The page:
18 INVESTMENT ADVISOR OCTOBER 2020 | ThinkAdvisor.combroadly, and it’s not a ‘winner take all’environment,” which he doesn’t see aspolitically or socially sustainable.
However, this change also meansthe “power dynamic for stakeholdersshifts,” Browne says, which hasn’t “beenappreciated by the market yet.”
4. MASSIVE MONETARY TOOLKIT
The central banks have “proved to the
markets they weren’t out of ammuni-
tion, and began coordinating with the
fiscal side,” Browne says. “When you
think about those $1,000 payments that
were sent to the majority of American
households, [it was] by the Fed, [which
also] made a commitment to buy a lim-
ited amount of Treasuries. … That’s a
massive new tool.”
Northern Trust sees U.S. inflation
staying at or below 2% over the next
five years, and “the de facto mone-
tary-fiscal policy coordination will
prevent exogenous shock-driven reces-
sions from becoming depressions,” the
5. ONE WORLD, TWO SYSTEMS
The U.S. and China will have to learnto “live on the same planet with theiropposing views on economic policy.Collaboration won’t be absent, but won’tbe optimal either — leading to ineffi-ciencies,” the report states.
“Globalization is the biggest loser,”
Browne says. ”Arguably the world ben-
efited from bringing hundreds of mil-
lions of people out of poverty, but it did
not lead to a relinquishing of power by
the communist party. China is not going
to become a South Korea [or] Taiwan.
It’s not going to go from a totalitarian
state to a democracy. I think that was the
hope and expectation of the establish-
ment and they turned out to be wrong.
“…We’re kind of at a standstill lookingfor areas where we can agree to cohabi-tate … we haven’t figured out what thatequilibrium is. But it will be suboptimalrelative to what all thought was theoperating model just a few years ago. It’llbe more costly. It’ll cause more volatilityin the world. … China and the U.S. willcooperate where it makes sense for bothsides. It’s going to be a very transactionaltype of relationship going forward.”
6. STAY FOCUSED ON CLIMATE RISK
“[Sustainable] investing is on the top ofminds for all investors and shareholders.And so this issue is not going to go away,but there will be winners and losers,”Browne says.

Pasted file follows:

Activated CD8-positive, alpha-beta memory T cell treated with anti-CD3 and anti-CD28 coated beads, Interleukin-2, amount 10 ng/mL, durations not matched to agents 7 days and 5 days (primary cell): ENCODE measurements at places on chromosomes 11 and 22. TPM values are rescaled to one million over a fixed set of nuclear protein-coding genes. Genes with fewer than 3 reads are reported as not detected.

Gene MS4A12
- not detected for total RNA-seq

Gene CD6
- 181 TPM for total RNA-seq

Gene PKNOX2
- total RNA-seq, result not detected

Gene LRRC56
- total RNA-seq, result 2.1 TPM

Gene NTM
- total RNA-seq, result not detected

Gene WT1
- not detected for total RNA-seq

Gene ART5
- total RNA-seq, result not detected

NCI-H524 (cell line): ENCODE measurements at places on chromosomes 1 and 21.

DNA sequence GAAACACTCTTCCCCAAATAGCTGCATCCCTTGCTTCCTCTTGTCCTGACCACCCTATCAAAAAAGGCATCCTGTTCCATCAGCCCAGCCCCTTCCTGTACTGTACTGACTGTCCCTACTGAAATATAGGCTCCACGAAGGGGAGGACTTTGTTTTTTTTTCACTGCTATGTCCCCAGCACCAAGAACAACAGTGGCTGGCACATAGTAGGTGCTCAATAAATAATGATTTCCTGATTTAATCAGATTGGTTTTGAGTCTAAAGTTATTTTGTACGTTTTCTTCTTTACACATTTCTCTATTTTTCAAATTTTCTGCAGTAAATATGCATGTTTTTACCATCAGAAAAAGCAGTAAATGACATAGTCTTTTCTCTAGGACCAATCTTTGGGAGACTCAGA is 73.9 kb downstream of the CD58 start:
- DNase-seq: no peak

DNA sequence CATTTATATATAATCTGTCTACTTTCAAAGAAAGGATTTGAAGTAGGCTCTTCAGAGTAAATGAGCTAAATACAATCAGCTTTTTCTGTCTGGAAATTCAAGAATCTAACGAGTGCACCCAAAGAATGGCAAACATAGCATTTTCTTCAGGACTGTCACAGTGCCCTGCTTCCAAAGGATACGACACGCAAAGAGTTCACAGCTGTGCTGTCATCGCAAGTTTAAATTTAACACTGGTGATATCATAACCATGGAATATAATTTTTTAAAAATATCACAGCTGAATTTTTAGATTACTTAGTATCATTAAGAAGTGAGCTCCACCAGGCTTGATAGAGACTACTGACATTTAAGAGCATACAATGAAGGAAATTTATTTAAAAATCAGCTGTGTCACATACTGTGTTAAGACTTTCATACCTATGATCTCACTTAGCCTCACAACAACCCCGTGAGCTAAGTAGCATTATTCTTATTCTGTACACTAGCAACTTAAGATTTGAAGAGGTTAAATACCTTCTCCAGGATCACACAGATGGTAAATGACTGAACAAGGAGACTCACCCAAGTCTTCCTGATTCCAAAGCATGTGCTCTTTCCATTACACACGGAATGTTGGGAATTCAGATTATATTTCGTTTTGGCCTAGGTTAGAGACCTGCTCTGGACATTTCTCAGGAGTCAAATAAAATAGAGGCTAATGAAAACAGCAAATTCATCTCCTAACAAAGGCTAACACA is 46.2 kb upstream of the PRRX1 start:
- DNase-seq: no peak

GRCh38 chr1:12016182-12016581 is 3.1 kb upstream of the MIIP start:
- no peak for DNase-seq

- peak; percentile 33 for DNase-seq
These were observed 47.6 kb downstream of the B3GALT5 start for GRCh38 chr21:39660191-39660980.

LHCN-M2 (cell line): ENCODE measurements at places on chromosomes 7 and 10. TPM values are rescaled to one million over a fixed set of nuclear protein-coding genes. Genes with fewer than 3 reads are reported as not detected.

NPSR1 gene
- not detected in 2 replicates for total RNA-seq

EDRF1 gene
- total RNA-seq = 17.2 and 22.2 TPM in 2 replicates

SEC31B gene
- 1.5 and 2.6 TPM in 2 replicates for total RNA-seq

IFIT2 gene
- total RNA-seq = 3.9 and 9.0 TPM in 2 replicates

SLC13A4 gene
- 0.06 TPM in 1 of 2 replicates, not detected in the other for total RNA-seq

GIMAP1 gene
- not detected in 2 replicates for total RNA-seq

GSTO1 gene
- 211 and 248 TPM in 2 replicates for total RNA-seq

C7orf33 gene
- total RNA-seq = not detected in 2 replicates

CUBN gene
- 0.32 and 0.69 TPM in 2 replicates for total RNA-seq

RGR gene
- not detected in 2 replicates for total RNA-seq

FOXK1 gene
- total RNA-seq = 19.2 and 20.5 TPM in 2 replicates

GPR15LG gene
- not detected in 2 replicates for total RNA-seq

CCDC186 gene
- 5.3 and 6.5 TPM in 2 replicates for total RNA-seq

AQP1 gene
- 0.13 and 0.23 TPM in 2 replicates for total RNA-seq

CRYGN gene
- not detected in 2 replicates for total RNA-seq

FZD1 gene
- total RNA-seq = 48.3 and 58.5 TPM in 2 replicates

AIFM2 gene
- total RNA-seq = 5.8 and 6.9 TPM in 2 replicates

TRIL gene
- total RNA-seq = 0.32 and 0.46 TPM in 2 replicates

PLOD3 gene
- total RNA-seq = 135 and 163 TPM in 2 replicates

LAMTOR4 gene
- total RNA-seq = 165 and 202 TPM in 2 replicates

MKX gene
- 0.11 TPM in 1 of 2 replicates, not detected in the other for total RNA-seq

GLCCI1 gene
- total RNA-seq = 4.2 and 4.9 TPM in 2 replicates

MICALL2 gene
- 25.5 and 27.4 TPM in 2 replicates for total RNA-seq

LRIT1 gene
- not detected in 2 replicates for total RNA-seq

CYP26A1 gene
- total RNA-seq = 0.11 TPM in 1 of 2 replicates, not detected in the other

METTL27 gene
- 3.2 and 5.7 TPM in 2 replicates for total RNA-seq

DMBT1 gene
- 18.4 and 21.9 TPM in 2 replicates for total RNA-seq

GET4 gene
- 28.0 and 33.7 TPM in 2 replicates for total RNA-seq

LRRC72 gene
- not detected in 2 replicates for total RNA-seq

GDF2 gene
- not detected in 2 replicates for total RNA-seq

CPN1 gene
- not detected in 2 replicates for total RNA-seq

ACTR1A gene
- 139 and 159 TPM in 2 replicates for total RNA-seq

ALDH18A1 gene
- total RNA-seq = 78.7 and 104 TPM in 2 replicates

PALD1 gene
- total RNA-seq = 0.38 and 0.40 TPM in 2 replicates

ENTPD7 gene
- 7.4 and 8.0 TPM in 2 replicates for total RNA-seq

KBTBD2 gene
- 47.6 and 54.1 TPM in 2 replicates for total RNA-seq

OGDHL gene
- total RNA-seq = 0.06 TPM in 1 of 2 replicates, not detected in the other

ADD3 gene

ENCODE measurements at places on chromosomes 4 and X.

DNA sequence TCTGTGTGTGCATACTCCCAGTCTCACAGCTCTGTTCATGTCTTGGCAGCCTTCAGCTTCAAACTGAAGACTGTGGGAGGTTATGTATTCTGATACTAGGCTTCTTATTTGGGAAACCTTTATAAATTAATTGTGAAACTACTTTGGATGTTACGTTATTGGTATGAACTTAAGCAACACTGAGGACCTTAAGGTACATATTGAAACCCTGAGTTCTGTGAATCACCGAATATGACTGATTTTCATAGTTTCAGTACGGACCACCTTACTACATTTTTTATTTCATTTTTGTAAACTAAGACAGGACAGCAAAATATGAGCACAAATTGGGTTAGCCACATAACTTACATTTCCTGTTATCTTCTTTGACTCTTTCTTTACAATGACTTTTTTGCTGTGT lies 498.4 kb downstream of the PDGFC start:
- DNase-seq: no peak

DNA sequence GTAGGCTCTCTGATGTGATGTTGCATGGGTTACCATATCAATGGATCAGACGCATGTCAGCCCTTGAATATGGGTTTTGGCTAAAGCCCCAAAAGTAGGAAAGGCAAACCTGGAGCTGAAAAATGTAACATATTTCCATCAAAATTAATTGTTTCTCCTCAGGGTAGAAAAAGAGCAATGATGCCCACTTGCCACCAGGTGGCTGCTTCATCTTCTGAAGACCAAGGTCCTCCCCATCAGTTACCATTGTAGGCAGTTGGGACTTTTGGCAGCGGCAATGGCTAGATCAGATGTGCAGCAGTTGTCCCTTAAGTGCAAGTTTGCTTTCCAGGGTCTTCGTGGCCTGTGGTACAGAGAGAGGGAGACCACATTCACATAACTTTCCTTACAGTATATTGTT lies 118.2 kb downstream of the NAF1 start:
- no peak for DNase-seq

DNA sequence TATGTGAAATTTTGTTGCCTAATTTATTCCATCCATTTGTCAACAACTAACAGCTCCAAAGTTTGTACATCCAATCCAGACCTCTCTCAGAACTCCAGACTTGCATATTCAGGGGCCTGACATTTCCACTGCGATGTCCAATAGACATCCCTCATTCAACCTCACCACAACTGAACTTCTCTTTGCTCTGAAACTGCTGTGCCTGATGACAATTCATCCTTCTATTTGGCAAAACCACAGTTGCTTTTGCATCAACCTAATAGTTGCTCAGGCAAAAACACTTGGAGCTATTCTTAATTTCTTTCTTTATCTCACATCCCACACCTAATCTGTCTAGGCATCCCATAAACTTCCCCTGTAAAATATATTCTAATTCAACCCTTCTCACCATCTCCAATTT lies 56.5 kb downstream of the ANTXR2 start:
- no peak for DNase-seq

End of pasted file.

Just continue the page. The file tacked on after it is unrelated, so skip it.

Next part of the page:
Government will be forced to con-
front the challenge, according to the
report, which adds that “even cen-
tral banks are getting into the discus-
sion. The European Central Bank has
started to address how it will include
climate risk in its monetary policy,
viewing climate risk as integral to the
Notes Browne: “It doesn’t take a lot of
imagination to see the issues that drove
it in Europe will eventually make its
way into the U.S.; maybe not to the same
degree of pervasiveness, but certainly
more than what we have today.“
ASSET CLASS FORECASTS
U.S. equities are forecast to grow at a five-
year annualized rate of 4.7% (versus 10.8%
the last five years). Don’t expect much
more for 2020, Browne says, as Northern
Trust believes, especially for U.S. equities,
that “we’ve realized all the year’s gains.”
He emphasizes that the firm thinks
earnings will drive stock prices over the
five-year period, not valuation expansion.
U.S. aggregate bonds are forecast toreturn around 2.3%. Though NorthernTrust continues to be a big believerin high-yield bonds, they have takensome profits and moved a bit more intoemerging market equities.
Other strong(er) asset classes are private equity at 7.9% and global realestate at 6.3%.
Northern Trust has practiced whatit preaches since the inception in 1993of its $112 million Global TacticalAsset Allocation Fund, which is builtaround the forecast, and has a four-starMorningstar rating.
Ginger Szala is executive managing editor ofInvestment Advisor. She can be reached email@example.com.
FINANCIAL MARKET RETURNS TO BE CHALLENGED
In a low interest rate, low growth and increased risk environment, high-yield fixed income looks attractive
2. 3 2. 8
4. 9 5. 6
5. 4 5. 5 5. 4
Source: Northern Trust Asset Management, Bloomberg, Annualized return data in local currency from 6/30/2015 to 6/30/2020. Past performance does not guarantee future results.
Total Annualized Return (%)
Last 5 years Northern Trust 5-year forecast